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Serial thief is caught out by on-the-ball district judge

Defendant's story did not stand up to scrutiny

John Garvey

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John Garvey

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A SERIAL shoplifter, who apparently tried to cover up his defiance of an unpaid work order, was caught out by a district judge.

Thomas Alexander Etherton had been given the community order, with unpaid work requirement, for three offences of theft.

But when he appeared at Reading Magistrates’ Court on Thursday, June 1, for a new offence, his past came back to haunt him.

The 24-year-old’s solicitor, Yakoumi Sotiris, said his client had assured him the community order was “going well.”

But district judge Davinder Lachhar insisted on checking, and summoned a probation officer to court.

From then on, things did not go well at all for 24-year-old Mr Etherton, of Sandleford Lane, Greenham.

The probation officer said that, far from complying, jobless Mr Etherton had been issued with a “breach warning letter for refusing to work,” having completed just 19 hours out of 21, over a period of months.

Mr Etherton meanwhile admitted the new offence of stealing alcohol worth £11.38 from the Regatta Service Station on the Nightingales estate in Newbury on March 3.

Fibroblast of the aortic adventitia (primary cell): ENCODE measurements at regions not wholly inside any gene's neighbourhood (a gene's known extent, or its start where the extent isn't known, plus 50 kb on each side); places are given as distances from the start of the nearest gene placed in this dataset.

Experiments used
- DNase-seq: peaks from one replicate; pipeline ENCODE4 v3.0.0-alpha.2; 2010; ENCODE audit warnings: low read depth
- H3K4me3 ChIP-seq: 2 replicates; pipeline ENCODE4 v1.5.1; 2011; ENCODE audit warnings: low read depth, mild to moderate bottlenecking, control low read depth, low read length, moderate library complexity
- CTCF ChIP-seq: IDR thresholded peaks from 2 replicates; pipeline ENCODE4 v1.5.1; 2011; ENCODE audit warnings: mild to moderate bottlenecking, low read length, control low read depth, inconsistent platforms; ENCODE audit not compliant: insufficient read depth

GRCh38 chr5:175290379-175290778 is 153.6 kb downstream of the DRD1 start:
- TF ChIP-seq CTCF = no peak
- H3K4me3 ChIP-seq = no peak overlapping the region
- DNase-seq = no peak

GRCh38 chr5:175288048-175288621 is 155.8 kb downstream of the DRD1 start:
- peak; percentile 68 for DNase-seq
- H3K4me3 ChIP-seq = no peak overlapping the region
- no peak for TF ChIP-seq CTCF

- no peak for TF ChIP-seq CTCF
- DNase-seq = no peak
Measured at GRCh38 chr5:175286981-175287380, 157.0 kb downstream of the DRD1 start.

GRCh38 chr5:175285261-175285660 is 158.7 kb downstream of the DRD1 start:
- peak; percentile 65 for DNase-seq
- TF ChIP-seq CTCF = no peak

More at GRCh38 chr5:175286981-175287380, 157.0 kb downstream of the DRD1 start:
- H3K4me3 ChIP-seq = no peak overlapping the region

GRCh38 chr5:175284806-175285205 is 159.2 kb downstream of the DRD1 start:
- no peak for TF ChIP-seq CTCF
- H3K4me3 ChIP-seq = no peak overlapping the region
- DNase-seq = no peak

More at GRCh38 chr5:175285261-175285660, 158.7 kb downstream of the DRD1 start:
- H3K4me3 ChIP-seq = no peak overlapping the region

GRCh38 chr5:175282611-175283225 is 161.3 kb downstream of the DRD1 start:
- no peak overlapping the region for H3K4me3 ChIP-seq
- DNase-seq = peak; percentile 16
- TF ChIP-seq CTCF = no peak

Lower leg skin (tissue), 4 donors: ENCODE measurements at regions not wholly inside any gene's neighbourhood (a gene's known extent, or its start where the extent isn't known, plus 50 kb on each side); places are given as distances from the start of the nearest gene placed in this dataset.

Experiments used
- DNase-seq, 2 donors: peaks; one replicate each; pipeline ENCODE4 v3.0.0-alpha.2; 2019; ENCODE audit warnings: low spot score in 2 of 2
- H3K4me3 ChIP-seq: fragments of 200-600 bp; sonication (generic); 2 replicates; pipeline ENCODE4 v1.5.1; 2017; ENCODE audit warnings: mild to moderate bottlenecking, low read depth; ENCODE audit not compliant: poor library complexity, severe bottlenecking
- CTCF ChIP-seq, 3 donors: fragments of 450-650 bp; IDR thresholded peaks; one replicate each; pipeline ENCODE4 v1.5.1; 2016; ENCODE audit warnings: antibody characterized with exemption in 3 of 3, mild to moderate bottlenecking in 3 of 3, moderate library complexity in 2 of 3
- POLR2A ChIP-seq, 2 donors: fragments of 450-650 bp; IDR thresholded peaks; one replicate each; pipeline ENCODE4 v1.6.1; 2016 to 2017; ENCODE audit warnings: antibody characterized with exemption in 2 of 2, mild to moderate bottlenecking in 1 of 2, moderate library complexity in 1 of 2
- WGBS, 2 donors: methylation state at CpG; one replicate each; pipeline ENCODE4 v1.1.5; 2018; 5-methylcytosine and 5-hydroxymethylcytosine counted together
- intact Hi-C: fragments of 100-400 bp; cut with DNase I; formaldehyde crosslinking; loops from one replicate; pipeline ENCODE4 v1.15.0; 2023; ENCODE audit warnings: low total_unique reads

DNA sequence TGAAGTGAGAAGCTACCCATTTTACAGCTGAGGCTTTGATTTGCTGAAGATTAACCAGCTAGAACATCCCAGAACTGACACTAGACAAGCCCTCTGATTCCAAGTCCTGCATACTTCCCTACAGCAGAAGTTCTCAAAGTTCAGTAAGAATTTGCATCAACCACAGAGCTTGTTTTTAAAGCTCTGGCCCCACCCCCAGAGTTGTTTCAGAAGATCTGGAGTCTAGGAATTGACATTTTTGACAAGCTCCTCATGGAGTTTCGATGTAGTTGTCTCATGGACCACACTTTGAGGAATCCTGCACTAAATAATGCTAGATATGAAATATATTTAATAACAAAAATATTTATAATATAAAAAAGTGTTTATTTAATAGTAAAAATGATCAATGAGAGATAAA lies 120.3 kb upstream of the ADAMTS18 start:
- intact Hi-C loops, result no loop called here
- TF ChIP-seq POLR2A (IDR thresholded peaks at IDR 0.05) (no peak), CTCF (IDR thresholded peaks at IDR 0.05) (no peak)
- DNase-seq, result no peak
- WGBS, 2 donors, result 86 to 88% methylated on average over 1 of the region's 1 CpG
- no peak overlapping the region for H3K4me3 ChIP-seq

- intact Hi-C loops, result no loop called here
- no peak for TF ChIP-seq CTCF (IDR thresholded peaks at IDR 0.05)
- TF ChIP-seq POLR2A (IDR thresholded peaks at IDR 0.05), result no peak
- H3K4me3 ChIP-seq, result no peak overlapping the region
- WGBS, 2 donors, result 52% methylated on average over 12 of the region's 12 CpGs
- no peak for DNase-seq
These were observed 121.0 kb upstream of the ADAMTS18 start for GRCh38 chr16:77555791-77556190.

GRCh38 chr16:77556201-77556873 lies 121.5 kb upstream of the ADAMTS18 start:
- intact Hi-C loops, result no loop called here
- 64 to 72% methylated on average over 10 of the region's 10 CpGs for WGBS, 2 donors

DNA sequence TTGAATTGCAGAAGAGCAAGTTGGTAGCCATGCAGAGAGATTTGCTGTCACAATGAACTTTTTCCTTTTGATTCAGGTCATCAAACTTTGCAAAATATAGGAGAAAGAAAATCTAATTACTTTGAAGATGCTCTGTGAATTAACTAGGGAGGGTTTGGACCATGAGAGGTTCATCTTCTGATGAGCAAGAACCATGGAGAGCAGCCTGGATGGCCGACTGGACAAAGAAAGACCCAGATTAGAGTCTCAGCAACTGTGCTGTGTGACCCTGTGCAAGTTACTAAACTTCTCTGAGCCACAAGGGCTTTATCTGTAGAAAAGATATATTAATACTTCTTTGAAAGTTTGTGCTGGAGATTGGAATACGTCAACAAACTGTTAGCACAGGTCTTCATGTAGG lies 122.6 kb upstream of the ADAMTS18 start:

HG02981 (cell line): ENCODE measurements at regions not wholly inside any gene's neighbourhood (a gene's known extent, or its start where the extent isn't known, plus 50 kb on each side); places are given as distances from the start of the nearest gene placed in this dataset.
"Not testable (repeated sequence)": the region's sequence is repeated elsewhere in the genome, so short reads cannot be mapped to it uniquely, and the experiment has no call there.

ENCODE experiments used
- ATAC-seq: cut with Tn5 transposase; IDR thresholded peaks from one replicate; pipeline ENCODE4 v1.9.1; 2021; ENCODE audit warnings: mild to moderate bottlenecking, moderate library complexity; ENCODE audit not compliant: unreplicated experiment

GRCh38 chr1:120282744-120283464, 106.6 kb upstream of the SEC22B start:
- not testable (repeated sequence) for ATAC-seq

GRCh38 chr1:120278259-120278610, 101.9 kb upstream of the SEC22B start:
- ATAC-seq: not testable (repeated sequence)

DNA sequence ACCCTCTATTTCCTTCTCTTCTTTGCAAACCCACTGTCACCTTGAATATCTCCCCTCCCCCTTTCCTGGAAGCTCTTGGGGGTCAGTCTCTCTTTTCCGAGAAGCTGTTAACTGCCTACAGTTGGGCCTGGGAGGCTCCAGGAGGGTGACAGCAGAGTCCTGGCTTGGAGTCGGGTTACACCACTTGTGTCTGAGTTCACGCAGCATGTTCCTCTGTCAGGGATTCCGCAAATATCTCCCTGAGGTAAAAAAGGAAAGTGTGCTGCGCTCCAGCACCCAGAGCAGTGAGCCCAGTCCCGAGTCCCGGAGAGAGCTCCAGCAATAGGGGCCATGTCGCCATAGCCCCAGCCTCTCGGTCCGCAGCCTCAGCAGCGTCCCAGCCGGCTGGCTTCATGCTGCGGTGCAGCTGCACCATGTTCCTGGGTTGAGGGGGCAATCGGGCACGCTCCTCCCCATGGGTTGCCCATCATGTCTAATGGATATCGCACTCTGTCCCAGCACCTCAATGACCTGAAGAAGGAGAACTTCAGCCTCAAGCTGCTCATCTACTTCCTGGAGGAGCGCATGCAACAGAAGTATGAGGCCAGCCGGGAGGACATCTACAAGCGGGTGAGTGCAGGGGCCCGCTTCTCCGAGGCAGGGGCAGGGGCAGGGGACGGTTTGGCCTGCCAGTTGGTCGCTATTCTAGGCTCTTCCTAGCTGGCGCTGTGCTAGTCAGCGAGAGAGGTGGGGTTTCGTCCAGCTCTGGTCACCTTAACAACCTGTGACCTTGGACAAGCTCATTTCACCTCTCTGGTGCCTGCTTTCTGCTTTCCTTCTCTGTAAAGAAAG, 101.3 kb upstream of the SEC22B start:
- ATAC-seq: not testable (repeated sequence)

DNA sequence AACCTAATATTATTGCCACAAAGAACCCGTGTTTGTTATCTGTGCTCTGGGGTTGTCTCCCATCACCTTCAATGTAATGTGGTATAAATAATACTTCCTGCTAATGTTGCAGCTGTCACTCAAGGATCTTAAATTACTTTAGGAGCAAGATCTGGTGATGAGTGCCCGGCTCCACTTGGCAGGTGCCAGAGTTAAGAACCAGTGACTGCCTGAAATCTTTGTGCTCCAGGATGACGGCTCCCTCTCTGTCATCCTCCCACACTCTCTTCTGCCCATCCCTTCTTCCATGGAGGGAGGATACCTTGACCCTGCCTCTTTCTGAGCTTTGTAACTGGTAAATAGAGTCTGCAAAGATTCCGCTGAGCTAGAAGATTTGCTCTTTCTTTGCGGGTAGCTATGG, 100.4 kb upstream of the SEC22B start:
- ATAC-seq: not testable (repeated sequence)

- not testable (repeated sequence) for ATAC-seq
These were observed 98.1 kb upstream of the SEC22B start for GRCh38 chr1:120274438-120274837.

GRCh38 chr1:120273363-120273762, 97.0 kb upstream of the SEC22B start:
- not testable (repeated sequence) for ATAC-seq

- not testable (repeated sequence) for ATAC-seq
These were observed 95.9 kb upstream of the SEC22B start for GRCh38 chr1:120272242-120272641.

Mr Sotiris said: “He used to have a problem with alcohol and drugs. He tells me that a lot of the absences from unpaid work were due to a chest infection, although he cannot produce medical certificates.”

Mr Sotiris said his client continued to insist the order had been going well and that an up-to-date probation report would reflect this.

District judge Lachhar declined to accept this at face value, however.

Instead, she said she would adjourn sentencing to a later date so that the probation service could provide the latest information on Mr Etherton’s compliance or otherwise.

He was meanwhile released on bail.

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Article comments

  • Blizzard

    06/06/2017 - 12:12

    I think it's up to the prosecution to provide this material as part of their case. However most prosecution briefs will get this sort of crap case handed to them minutes before going into court. Very annoying if you were the plod that prepared the file, spent 6 hours in custody, and got your day off cancelled to attend court. Most breifs will skim the file at best. Both briefs from each side will chat about the case if in Crown court and agree to leave bits out to maintain a smooth running case. I've seen chunks of damning evidence left out because the brief didn't want to argue case law, had another case to go to, and or wanted to keep a lunch appointment.

    Reply

  • anorak

    06/06/2017 - 08:08

    So the judges don't do these checks as a matter of course? Unbelievable!

    Reply

  • Louise

    Louise

    06/06/2017 - 07:07

    Surely the Courts Service should have this info to hand when an offender is up before the beak?

    Reply

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